The Hutchinson News from Hutchinson, Kansas on September 15, 1971 · Page 59
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The Hutchinson News from Hutchinson, Kansas · Page 59

Hutchinson, Kansas
Issue Date:
Wednesday, September 15, 1971
Page 59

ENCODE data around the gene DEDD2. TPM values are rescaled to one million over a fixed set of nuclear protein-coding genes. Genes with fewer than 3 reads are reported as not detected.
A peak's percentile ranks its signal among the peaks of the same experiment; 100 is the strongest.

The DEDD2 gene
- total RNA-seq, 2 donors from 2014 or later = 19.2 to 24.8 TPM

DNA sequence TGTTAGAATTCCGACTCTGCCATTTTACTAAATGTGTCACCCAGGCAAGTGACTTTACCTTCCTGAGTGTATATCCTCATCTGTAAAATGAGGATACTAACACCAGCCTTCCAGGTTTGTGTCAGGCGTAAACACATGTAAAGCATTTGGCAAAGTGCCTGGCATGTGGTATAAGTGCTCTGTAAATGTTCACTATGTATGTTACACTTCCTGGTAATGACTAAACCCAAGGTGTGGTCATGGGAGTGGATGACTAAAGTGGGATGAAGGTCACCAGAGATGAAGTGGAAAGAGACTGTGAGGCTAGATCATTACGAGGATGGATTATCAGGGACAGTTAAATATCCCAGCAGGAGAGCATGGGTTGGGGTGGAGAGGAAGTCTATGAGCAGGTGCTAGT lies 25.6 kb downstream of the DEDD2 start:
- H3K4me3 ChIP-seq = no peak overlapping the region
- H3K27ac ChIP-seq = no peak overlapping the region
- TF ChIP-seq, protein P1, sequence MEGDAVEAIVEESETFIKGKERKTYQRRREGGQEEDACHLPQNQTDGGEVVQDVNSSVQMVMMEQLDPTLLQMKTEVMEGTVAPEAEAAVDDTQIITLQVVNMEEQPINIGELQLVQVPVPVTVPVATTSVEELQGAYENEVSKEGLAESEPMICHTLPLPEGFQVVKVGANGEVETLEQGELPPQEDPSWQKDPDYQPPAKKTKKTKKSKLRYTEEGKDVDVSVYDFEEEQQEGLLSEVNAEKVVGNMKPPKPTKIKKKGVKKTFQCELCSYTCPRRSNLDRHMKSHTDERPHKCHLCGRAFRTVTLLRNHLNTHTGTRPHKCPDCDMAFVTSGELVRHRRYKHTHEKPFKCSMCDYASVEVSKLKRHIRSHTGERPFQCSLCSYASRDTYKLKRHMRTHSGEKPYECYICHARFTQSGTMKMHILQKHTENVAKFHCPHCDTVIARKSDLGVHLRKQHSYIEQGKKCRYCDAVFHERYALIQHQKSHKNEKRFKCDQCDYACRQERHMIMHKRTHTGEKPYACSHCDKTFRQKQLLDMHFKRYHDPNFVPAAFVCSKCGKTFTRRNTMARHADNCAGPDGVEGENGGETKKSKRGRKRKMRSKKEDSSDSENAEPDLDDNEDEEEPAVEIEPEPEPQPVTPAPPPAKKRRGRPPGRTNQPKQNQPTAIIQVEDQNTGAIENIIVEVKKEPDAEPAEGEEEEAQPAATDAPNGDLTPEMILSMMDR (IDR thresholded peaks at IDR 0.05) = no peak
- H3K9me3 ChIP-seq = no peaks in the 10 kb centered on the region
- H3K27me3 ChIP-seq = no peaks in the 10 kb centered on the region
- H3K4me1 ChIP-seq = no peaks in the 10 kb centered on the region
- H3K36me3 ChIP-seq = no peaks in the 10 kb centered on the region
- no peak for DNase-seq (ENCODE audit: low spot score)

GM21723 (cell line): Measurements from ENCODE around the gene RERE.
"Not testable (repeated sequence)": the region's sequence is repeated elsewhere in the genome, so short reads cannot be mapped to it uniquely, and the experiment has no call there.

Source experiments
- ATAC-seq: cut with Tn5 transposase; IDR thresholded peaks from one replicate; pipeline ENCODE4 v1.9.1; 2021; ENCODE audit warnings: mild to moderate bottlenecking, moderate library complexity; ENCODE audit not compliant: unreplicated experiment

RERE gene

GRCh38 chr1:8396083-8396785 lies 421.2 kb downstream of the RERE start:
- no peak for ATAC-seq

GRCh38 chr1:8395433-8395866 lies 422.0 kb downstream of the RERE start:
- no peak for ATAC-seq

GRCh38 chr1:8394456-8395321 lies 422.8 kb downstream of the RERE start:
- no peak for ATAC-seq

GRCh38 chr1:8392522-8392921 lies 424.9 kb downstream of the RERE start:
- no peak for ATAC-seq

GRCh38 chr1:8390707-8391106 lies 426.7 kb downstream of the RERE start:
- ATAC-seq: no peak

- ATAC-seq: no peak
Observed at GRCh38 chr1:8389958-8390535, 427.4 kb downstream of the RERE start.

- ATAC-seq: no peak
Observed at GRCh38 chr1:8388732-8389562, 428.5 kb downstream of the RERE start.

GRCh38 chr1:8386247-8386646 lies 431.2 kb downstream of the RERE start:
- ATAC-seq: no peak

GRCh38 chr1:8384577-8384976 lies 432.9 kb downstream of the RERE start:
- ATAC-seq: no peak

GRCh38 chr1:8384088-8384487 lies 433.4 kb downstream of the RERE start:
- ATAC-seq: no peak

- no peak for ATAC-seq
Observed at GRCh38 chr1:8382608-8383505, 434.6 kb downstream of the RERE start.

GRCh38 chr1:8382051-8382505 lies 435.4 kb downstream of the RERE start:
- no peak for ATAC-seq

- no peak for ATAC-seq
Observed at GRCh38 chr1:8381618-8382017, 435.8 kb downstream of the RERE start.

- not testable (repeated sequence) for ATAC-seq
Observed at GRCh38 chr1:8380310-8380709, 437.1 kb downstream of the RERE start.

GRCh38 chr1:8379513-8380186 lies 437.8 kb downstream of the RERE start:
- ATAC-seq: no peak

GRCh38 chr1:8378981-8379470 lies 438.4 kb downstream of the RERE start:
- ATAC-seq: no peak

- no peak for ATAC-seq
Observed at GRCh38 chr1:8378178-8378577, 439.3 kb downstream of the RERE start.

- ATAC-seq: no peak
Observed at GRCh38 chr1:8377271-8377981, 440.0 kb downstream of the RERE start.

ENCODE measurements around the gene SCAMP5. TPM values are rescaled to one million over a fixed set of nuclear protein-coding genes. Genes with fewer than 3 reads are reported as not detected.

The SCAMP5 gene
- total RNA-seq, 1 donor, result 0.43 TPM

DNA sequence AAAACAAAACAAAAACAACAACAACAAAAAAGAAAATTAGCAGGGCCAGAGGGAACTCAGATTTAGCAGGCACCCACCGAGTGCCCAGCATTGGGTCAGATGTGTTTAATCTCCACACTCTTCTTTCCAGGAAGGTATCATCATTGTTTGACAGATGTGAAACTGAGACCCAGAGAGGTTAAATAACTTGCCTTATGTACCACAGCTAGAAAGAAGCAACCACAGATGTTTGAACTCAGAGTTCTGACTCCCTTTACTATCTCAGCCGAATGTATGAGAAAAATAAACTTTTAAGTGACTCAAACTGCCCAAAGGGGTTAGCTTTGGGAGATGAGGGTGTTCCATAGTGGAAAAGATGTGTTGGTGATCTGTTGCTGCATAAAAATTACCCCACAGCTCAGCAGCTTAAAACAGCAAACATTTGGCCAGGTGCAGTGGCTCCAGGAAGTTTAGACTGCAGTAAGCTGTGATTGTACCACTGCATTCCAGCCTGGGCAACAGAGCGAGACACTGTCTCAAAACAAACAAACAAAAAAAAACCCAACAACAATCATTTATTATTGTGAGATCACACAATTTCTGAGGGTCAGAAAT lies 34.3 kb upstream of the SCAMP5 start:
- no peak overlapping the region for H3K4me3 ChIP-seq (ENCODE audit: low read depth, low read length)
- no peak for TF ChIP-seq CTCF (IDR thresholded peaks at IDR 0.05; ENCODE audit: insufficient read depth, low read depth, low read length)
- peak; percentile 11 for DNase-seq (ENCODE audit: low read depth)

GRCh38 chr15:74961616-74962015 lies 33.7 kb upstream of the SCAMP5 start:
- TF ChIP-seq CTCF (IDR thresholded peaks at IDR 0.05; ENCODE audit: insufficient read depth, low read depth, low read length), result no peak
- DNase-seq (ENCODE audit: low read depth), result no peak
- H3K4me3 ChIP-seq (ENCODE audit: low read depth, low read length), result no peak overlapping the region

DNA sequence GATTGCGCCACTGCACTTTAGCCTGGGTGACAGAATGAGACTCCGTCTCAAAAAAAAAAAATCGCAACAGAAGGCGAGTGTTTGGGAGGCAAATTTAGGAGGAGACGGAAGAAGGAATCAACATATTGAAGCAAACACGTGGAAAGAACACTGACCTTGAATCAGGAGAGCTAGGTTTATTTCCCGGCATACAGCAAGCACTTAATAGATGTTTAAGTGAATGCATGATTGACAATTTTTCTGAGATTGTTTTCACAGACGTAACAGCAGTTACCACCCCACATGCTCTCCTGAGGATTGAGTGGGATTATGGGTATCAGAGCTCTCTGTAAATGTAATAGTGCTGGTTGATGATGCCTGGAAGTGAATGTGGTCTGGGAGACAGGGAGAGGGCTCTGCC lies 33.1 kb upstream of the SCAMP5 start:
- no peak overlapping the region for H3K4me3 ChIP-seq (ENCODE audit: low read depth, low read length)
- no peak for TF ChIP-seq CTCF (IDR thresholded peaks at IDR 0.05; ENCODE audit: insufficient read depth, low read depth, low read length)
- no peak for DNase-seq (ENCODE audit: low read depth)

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The Hutchinson News 100th Year No. 74 32 Pages Wednesday Morning, September 15,1971, Hutchinson, Kansas MO 2-3311 Price lOc IRS Brings Complaints Agamst 2 Boards Battle Lines May be Set on Teacher Hikes TOPEKA, Kan. (AP) - The U.S. Internal Revenue Service, which has been delegated authority to enforce some provisions of the president's wage- price freeze, brought complaints Tuesday against the Salina and Junction City school boards for allegedly violating the freeze in granting teachers' pay increases. Dr. Melvin Neely, executive secretary of Kansas-National Education Association, and Dr. Marion McGhehey, executive director of the Kansas Association of School Boards, reported the IRS complaints. Battle Line Fixed? Neely said the complaints may have formed the battle line for a legal fight by Kansas teachers to push their efforts to be made exempt from the freeze initiated by President Nixon Aug. 15. However, McGhehey said he is advising local school boards to "take the safe course and avoid the possibility of a fine," by not granting teachers any pay increases at this time. The IRS complaints were de- LA's 'Natural Resource' The Watched Criticise Girl Watching Ritual LOS ANGELES (AP) - Girl watching- is it a sport or "organized Peeping Tom- ism?" That question has brought the Century City Chamber of Commerce eyeball to eyeball with a'group of angry women. The chamber for this shining cluster of westside skyscrapers has proclaimed one week each year "Girl Watchers Week" to "acknowledge in a formal way one of the biggest natural resources we have, our gorgeous .-women." The lunch hour brings a colorful parade of secretaries and other office workers to Century City's plazas. The climax of the week of organized ogling is a luncheon at which a panel of celebrities chooses "Century City's Most Watchable Girl." This year's "Girl Watchers Week;" which runs through Thursday, however, has seen resistance emerge in the ranks of the watched. "Degrading, distasteful, childish, warped, disconcerting outrageous, exploitive and infantile," are some of the epithets women have hurled at the chamber. The opponents have organized the "Ad Hoc Committee of Century City Women Opposed to Girl Watchers' Week." This 30- member group has done little so far except split into factions. One segment favors a counterwatch, with girls ogling the men. Others, who may not feel this is a particularly fearsome weapon, talk of consumer boycotts and petitions. Spread Message The women have plastered the walls of ladies restrooms with posters urging rebellion against "being inspected, reviewed, appraised, accepted or rejected, affronted, ranked according to salability and desirability, commented on, graded, annoyed and W-A-T-C-H-E-D!" So far, their efforts have failed to turn the tide. They have won one concession. The chamber decided not to put up bleachers for the watchers as it did last year. Says Shuttle Site Would ' v ; •.-:•;.: •'• •..•;. '-•;•:,-.•;.;;. •'.*,•'-..•: • ••'. Overlap Hays, 4 Other Towns livered Tuesday to the Salina and Junction City school boards. They allege the boards are not conforming with the presidential wage stabilization order, but say the boards can avoid action against them by "complying immediately." The boards were given five days to respond. Fines Threatened The federal government has threatened those found to be in violation of the wage-price freeze with $5,000 fines. Neely said that, in one way, he welcomes the IRS action. "I'm at least glad to see who the adversary is in this thing," Neely said. "If they're going to enforce it, I'd like to see what they're enforcing. "I think the quicker we have a test case, the better. The courts had just as well interpret the freeze as anybody else." Neely said the K-NEA is "asking our attorneys to study appropriate actions that might be taken under the circumstances, and to cooperate with Salina and Junction City in the matter." Plans Studied Neely said K-NEA is working both with the Salina school board and Salina-NEA. Neely said he had anticipated a new directive from the Office of Emergency Preparedness in Washington on how the freeze affects teachers' pay. But he said NEA headquarters in Washington indicated Tuesday is it not certain now that such a new directive will be forthcoming. ' McGhehey said the KASB may have a news release regarding its position Wednesday. He said the school board association also had been hoping for "something firm soon from OEP." Nashville-Zenda to Continue Season; Coaches are Backed CUNNINGHAM (AP) — The Board of Education of Untied School District 332 voted unanimously Tuesday night to support its Nashville-Zenda High School coaches Larry Bacon and Charles Fiegel in continn- ance of that school's athletic program provided order is restored to the satisfaction of tli! coaches. Supt. R.H. Turner prefaced discussion on the athletic pro- ssured me they will protect my place if I want it," Fiegel aid. Asked under what conditions le would continue teaching at Nashville-Zenda High Sc h o o 1, Fiegel replied, "I want Nashville and enda to have some kind of ordinance which will make open drinking of beer on the streets illegal. We want athletic events policed. We have asked for a curfew." gram by saying he is primarily concerned with the safety of the teaching staff. "We would like to continue (the athletic program) when we can run that athletic departmen by our rules," he said. He saic he hoped enda residents woulc back the oraches. Fiegel, assistant football coach and head basketball coach, saiid he had been assured in a 1 meeting at Zentla Tuesday afternoon and also at a public meeting Monday night that his home would be protected. "The citizens of enda have •Hutchinson ZenJa' (Hutchinson News-UPI Tolephoto) ATTICA MOURNS—Rogcrt George places a flag on street mourning slain guards. 'There Were No Cut Throats' HAYS—The campaign against locating a proposed space shuttle station in the Hays - Russell area took on new vigor Tuesday nigh't when a group disclosed a map which shows the site extending inside the northern portion of Hays and eliminating the surrounding communties of Victoria, Gorham, Walker and Paradise. Took Close Look Other maps of the proposed area have put the site north of Hays and missing the smaller communities. But Jack Saunders, chairman of the Area Citizens Against the Space Shuttle said he has taken a closer look at the figures, which he says put the outer limits of the proposed station into some populated areas. At the meeting at Buckeye School near here, Saunders told the 52 persons gathered that he conferred with Gov. Robert Docking and learned that near- y 6,600 area families would be affected. ' Saunders said tha size of the site is not clear but said if the site consists of 58,000 acres for a core area and a 350,000- acre buffer zone, the station would cut into Hays, hitting close to the new St. Anthony Hospital. / If the 350,000-acre area is inclusive of the core and buffer areas, Saunders said the project would "wipe out completely" the four communities are come within a half-mile of Hays north city limits. "It looks like a helluva lo bigger thing than they wanted let out right away," Saunders said. More 'Sentiment' Seen "I feel that when the people of Hays really see this thing and just what it does amount o, there may be a good deal more sentiment jell up in there. I'd say 70 per cent of the people of Hays are against it already." Saunders said the group will continue to circulate petitions in opposition to the project. He said petitions bearing 2,274 names have been forwarded already and an additional 1,200 to 1,300. signatures are on hand. NASA, which is expected to announce the location of the much-soughtrafter plum later this year, has said that no residences will be allowed in the buffer zone. But the land may be used for agricultural purposes. All Nine Hostages j •• • • •••• Died of Gunshots Drug Help Mandatory WASHINGTON (AP) - The Army has failed in efforts to persuade drug-addicted soldiers to seek treatment prior to discharge and from now on will make such treatment mandatory, an administration spokesman said Tuesday. Dr. Jerome H. Jaffe, director of President Nixon's special drug-abuse prevention program, announced this in testimony before a Senate Veterans' Affairs subcommittee. Among o'her things, Jaffe's program includes pre-discharge drug-addiction tests for all servicemen leaving Vietnam. (Related stories, 19, 28) ATTICA, N.Y. (AP) - A county medical examiner's report Tuesday contained the finding that hostages slain in the storming of riot-torn Attica prison died of gunshot wounds. State officials for 24 hours had attributed most of the deaths to slashed throats. "There were no cut throats or any kind of mutilation," said Monroe County's medical examiner, John F. Edland. He examined eight of the bodies after a ninth hostage already had ons were been established as a gunshot declared, victim. "All eight cases died of gunshot wounds," Edland later told a news conference. "There was no evidence of slashed throats. There were two types of missiles found in both the inmates and the hostages. Some were buckshot. Some were larger caliber missiles." Bloodiest in State History The nine hostages were among 41 persons within the prison who lost their lives dur ing the four-day rebellion, ac cording to a revised State Cor rections Department assessment of the bloodiest prison riot in New York's penal history. "I'm not familiar with prison garb, but it appeared that all the hostages were wearing prison garb," Eiidland declared. There had been reports during the riot that the hostages had been stripped of their regular clothing. Killed in Advance Officials had reported after the riot was put down Monday that some of the hostages appeared to have been killed in advance of the furious assault pages 9, the inmates that could have inflicted bullet type wounds." Later, however, Deputy Corrections Commissioner Wim Van Eekeren said in Albany that there were witnesses to throat slashings of hostages; And for the first time, he claimed the rioters had zip guns in their arsenal of home made weapons—guns fashioned from pipes, their firing pins powered by rubber bands, able to dispatch regular bullets. Weapons Found "This is definite, these weapons were found," Van Eekeren eclared. But in Attica, without being told of 'Van Eekercn's statement, but after it was made the Corrections Departmenl public relations chief, Jerry Houlihan, was asked by news- Tien if any firearms were found n the rioters' cache of weapons. "No, no firearms have been ound," Houlihan replied. The confusing revelations came as officials ordered all nostages, witnesses, and police officers involved in the Attica situation not to talk to newsmen. The slain hostages were among 38 guards and other prison employes held captive four days while 1,200 of Attica's mostly black 2,254 inmates mutinied. Throughout the uprising, state officials described the rioters as armed only with clubs, makeshift knives and spears Charge Pilot After Crash At Garden GARDEN CITY - A man giving his home as Garden City but flying under an Iowa student pilot's license was charged by ooth the Garden City Highway Patrol and the Grant County Sheriff's office in what was labeled "an apparent crash' here Monday night. Frank Tysdal, 48, was charg ed with being drunk in publi by the Highway Patrol and the sheriff's office charged him with leaving an unattended aircraft on a runway. Bond was set at $500. Although he suffered no injuries, Tysdal apparently had to make an emergency landing in his single engine Beech- Fiegel also said he Would like a large number of citizens to. band together, possibly accompanied by the Sheriff, to go to the homes of "these people, the three families, and tell them the people, the kids or the school are very much opposed" to the kind of misconduct that occurred last week. Fiegel Attacked Fiegel allegedly was attacked in front of his home Saturday moming by Eugene Hauser, 41, father of a football player. Hauser is charged with attempted aggravated battery.. He was released Tuesday oh $2,00 bond signed by his father, Sdward Hauser. Later Saturday Fiegel was hreatened by a group of teenagers, some of whom he said craft Musketeer 23 around It p.m. Monday, according to investigating officers. When he landed, Tysdnl's plane nosed over, partly off the runway. The piano was first noticed around midnight when other pilot landed his plane. Finding no one in the plane, the other pilot called the sheriffs office, Tysdal, who lost one arm in an auto accident a few years ago, w;is later found in Garden City. He told officers he had planned "to take a little 20- were identified as Nashville- Zenda high school athletes. He fired a shotgun blast over their heads. Bacon said the coaches had been assured by Zenda residents that they could receive emergency help by calling the fire number. He said they had assured him that 8 to 12 persons could respond within three to 10 minutes to such emergency calls. "1 would hope that the display of concern down there would smooth things out," Supt. Turner said. Bacon said three athletes would be dismissed from the football team when practice is started again. "I think it would be better for everyone to just start our program Monday if these conditions are met. If they don't Uicrc's always the next Mon- and tear gas launchers seized minute flight" when he left from a storeroom. Iowa. Say Squeeze is Hurting Farm Groups Ask Relief After Nixon Freeze Ends (C) 197) N.Y. Tlmos Mows Service WASHINGTON - Representatives of five major farm organizations told President Nixon Tuesday they would question wage and price increases for any sector of the economy unless provisions were made for a significant upward adjustment in farm incomes first. Setting aside political and by state forces. But Edland said: "The hos- A PLUG FOR ART — Sculptor Claes Oldenburg (In white cap, third from left) supervises installation of a giant three-way "electric plug" on the lawn at the City Art Museum in St. Louis. Commissioned for (Hutchinson News-UPI Telephoto) the museum by a foundation, the plug is made of steel and the prongs of bright bronze. It was not made clear whether some up-and-coming sculptor will now design a socket for the plug to fit into. tages all died about the same time— I would assume yester dav morning some time .. Some were shot once, some were shot as many as nine, 10, 12 times." One Corrections Department statement said in part: I "We have confirmed reports that the inmates had bombs in their possession which had roofing nails protruding from them and other fragments of metal and foreign projectiles ... "There were various types of armaments in the possession of philosophical differences, t h e farm leaders told Nixon that the cost-prize squeeze had been especially severe on farmers; and that partly because of dra matic gains in farm productivity, farm income rose only 7.8 per cent over the last two decades while prices paid by farmers jumped 52 per cent. Accordingly, they joined in asking the President for the following two forms of relief when the present 90-dny freeze period expires: —A system under which other industries would be forced tc justify future wage and prict increases on the basis of productivity — a move the farm ers clearly hope will curb in lationary wage settlements in manufacturing. —An unspecified increase in government support for farm rrices. "Negotiated high wages not upported by increased produc- ivity has placed pressure on prices and hence the wage-price spiral," said John W, Scott, master of the National Grange, n a statement read to the President at the beginning of the 90-minute White House meet- Weather KANSAS - Partly cloudy Wednesday, Wednesday night and Thursday. Cooler Wednesday, Highs in the 60s northwest to 80 southeast. Low Wednesday night in the 50s. High Thursday in the upper 70s to low 80s. Hulcbinfion Weather Tuesday's high 83 from 3:17 p.m. to 6:47 p.m.; low 68 from 7:32 a.m. to 8:03 a.m. Record high 103 in 1911; record low 39 in 1904. Barometer: 28.24, steady. Sunset Wednesday: 7:39 p,m Sunrise Thursday: 7:15 a.m. ng. "The power of both labor uid management to set the costs of labor inputs and prices received — unrelated to cffici- ncy or productivity — must be controlled if we are to have a stabilized economy and progressive economic growth." Means 'Little' Raw farm product!:; are exempt from the present 9-day reeze, but the farm leaders made clear their belief that the exemption means little in terms of farm income since farm prices are so low to begin with. Accordingly, their main objectives Tuesday were to persuade the President to keep a firm hand on prices of manufactured goods when the 90-day freeze period expires by linking wages increases to productivity; iind to persuade him to ask Congress for stronger and higher price supports for their own products. The meeting Tuesday was the third in a series of sessions with various interest groups. The purpose of the meetings, according to the White House, is to give Nixon a range of views on how to proceed when the present freeze expires. day. We've got a week." He said Nashville - Zenda will forfeit its game with Attica Friday night. The board accepted the conditions outlined by the coaches and confirmed a request by Bacon that the footbaill program would be dropped immediately if further trouble developed. One Dismissed The coaches and board members said all the students and families involved had previously had trouble. Fiegel said one of the boys involved had been dismissed from the basketball program last year. Principal Joe Mays was asked by the board what kind of atmosphere he expected in the classroom. "We're going to have order. We have a good order so far, and it is going to continue," he said. Problems involving townspeople, athletic team members and faculty at the school have been reported by members of the community, apparently stemming from rules imposed on the athletes by the coaching staff. today Deaths 19 Sports 25-27 Women's News 14, 15 Editorials 6 Entertainments 7 Markets & Intercepted Letter PRESIDENT NIXON White House Washington, D.C. Mr. President, What the farmers mean is that it can get cold enough out here on the plains without freeze damage, too. Yours, Hutch